The left suffers from the common problem of political illiteracy; it knows very little about what other people believe. As such, many leftists just assume that people on the far right would never associate with them or join with them in activism movements because they wouldn’t willingly do the same when it comes to right-wing causes. While it’s true that Communists don’t go to Tea Party rallies and mainstream conservative Republicans don’t go to antiwar marches, far right-wing populists happily go to both. Their ideology, very compatible with geopolitical theory, teaches that the ends justify means and the enemy of my enemy is my friend. This is why neo-Nazis are happy to infiltrate antiwar marches, Occupy protests, or anti-WTO actions just as easily as they would visit a Tea Party or anti-immigration rally. Sure, they may secretly hate more of the people they march with at a pro-Palestinian rally, but you have to remember these are people who are forced to conceal their beliefs on a daily basis in a world where overt racism is socially unacceptable. What’s suppressing your hate a little more when you’re “doing it for the cause?”  Moreover, many of these far rightists have grievances with mainstream conservatives as well.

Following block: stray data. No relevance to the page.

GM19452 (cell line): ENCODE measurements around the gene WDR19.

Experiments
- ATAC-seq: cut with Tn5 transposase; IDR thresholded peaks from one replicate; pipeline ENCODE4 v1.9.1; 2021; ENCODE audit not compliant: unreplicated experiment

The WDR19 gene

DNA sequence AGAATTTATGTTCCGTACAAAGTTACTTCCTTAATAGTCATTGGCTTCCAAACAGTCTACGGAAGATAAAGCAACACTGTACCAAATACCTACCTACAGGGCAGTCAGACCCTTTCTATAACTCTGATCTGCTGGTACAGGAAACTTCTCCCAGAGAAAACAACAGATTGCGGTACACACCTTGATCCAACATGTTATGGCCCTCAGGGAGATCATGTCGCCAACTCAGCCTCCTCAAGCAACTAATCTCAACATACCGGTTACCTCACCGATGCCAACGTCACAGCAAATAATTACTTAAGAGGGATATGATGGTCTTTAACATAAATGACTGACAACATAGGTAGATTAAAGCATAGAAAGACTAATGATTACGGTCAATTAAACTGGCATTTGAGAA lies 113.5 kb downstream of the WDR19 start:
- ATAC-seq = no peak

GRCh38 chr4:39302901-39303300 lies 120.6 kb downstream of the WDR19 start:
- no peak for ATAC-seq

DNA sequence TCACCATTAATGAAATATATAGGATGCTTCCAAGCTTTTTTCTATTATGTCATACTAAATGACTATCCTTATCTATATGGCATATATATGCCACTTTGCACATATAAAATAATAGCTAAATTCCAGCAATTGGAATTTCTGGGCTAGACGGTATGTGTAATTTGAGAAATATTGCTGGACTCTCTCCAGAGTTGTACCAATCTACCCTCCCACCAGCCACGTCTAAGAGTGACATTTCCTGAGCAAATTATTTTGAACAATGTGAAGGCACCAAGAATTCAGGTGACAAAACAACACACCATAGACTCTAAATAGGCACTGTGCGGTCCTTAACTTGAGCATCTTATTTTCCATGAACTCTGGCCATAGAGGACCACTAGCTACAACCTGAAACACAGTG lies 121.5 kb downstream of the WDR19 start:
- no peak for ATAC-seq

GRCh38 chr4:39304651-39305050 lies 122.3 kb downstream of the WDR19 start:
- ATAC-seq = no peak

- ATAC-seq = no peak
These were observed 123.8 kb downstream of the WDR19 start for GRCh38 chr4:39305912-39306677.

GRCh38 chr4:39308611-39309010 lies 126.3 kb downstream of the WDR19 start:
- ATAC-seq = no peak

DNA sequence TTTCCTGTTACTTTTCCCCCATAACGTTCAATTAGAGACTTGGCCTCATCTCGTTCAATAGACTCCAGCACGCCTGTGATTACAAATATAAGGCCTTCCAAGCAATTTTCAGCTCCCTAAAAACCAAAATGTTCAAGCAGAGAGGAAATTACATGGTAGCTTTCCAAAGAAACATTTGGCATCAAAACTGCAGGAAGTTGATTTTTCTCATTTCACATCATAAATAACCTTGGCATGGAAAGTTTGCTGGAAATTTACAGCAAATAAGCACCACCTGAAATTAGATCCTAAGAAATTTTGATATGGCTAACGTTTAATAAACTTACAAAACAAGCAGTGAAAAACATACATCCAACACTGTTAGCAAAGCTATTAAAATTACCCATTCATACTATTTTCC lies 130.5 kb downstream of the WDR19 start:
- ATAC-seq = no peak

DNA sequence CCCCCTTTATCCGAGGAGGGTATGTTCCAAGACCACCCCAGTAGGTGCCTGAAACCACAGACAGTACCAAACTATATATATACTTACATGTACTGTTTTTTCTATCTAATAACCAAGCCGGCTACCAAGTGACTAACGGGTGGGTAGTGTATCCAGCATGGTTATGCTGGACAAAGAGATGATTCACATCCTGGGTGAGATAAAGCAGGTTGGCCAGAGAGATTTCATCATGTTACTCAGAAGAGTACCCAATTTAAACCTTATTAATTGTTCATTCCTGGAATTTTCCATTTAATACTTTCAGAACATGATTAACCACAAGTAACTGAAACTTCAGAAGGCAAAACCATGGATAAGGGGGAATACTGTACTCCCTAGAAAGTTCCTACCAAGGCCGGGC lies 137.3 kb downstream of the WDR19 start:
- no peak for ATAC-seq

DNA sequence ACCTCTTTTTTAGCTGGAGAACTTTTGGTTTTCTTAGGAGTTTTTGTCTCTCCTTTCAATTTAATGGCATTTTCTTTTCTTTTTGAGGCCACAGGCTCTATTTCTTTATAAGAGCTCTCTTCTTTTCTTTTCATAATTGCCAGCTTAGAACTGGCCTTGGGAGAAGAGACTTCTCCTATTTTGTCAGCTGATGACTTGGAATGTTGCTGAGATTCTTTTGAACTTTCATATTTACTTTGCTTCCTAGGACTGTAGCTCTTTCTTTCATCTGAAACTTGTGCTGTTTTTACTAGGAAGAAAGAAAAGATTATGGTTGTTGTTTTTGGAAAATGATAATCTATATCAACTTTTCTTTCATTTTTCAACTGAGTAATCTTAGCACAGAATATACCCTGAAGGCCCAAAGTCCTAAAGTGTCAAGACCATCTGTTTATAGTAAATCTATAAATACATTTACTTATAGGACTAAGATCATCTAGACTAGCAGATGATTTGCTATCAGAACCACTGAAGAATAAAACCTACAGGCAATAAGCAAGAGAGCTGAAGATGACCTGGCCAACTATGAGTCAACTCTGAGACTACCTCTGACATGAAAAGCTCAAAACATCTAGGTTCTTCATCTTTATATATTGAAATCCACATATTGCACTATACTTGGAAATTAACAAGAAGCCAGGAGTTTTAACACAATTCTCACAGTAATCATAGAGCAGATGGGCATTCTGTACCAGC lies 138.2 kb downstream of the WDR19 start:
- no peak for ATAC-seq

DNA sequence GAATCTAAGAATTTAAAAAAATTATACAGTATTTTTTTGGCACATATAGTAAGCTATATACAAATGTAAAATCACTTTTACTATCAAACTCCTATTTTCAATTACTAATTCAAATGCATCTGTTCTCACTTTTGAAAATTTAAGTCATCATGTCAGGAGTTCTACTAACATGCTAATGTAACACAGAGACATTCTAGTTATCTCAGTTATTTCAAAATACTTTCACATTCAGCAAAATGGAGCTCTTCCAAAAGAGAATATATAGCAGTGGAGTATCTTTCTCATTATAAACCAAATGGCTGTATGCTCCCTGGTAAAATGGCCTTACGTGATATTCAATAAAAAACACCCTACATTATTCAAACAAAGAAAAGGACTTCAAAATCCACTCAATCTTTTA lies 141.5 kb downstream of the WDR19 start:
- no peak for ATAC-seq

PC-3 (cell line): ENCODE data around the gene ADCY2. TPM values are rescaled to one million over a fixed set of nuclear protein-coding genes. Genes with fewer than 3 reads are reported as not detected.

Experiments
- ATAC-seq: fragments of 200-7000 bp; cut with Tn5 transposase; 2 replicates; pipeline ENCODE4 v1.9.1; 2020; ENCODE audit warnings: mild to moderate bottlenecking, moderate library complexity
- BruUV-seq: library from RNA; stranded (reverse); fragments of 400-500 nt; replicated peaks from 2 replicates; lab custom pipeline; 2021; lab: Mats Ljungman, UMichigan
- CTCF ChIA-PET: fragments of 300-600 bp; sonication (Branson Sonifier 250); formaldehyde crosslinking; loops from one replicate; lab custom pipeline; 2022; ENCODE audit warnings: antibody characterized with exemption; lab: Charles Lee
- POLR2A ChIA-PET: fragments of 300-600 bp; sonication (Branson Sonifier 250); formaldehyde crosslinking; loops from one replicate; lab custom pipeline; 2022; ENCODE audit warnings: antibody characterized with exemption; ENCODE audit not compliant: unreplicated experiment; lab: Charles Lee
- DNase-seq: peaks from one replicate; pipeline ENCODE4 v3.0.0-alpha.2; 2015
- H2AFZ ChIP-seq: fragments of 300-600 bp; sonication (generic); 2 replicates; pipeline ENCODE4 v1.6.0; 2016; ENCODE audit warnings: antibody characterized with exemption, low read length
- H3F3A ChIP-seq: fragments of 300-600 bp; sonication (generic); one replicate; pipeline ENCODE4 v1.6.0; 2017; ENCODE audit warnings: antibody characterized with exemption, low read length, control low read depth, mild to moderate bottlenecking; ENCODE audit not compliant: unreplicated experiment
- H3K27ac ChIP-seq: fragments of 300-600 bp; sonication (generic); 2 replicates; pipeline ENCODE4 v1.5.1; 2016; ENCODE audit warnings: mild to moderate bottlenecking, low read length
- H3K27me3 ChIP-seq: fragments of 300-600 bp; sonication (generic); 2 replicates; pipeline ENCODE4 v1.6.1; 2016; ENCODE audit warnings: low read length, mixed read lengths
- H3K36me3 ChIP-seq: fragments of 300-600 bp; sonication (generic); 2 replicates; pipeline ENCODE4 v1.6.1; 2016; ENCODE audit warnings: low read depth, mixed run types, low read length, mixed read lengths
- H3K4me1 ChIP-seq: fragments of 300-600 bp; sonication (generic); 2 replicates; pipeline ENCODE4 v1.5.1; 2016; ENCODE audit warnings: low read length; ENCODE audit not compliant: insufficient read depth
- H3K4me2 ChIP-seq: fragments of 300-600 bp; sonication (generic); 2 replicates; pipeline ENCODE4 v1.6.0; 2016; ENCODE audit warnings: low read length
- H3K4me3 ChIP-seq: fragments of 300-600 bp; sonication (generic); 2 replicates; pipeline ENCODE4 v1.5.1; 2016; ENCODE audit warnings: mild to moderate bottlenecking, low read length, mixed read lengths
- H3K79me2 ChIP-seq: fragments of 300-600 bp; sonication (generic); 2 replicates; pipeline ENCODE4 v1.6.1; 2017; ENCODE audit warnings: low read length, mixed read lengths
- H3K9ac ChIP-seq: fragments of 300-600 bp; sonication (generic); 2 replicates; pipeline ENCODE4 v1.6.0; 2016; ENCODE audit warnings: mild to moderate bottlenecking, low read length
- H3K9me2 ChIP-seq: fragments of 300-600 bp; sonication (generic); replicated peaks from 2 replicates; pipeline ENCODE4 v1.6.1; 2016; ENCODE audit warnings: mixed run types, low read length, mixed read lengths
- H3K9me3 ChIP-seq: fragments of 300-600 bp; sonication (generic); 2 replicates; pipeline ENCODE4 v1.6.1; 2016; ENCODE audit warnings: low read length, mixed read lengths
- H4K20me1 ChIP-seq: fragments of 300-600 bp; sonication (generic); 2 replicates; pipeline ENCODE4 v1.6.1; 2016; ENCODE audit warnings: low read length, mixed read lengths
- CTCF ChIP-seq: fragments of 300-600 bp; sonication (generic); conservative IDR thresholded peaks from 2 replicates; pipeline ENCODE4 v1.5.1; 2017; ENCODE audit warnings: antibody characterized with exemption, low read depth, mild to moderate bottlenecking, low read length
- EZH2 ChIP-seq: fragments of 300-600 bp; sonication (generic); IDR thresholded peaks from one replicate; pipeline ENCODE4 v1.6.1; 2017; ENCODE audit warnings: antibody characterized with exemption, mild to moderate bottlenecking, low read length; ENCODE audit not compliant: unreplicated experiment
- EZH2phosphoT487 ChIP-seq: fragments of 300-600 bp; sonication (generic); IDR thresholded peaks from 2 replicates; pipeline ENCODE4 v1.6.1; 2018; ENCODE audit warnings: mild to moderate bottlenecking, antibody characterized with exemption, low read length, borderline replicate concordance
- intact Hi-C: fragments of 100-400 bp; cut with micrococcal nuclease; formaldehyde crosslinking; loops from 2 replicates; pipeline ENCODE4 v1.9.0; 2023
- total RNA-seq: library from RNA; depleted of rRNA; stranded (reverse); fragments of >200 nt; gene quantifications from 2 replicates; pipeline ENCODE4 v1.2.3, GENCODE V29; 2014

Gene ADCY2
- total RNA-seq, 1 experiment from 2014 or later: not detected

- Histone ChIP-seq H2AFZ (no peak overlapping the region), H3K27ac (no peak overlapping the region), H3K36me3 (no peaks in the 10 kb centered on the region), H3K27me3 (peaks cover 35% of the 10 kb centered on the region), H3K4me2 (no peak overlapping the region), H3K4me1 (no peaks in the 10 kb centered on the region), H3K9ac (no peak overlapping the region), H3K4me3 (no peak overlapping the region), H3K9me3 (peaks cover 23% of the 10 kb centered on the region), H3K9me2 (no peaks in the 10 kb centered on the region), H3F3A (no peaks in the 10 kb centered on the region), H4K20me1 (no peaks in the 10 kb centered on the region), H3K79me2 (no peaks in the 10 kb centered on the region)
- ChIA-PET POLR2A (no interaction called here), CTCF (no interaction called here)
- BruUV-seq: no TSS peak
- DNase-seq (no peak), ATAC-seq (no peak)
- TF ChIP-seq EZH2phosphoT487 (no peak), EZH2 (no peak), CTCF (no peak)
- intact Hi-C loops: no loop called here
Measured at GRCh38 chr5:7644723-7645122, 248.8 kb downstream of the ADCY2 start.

Most leftists never examine far right ideology and thus they never expect that their movements or coalitions could be infiltrated by fascists or manipulated by them from without,especially if the fascists use carefully worded slogans that appeal to them. These are especially effective considering the mainstream left’s poor understanding of globalization, its strengths, and the actual problems it creates. Ask a leftist if they’d attend a rally against globalization organized by fascists and they’d most likely give you a categorical refusal. Ask a fascist if they’d attend an anti-globalization rally put on by Communists and socialists, and they’re likely to say something like, “Anything that weakens the system is good.” It seems that the only leftist faction which has demonstrated any consistent competence in detecting these fascist influences on both sides of various issues such as Maidan and Ukraine have thus far been the anarchists. That most Communist movements all across the spectrum have utterly failed to do the same is a stain on their record and this represents a serious theoretical degeneration on their part.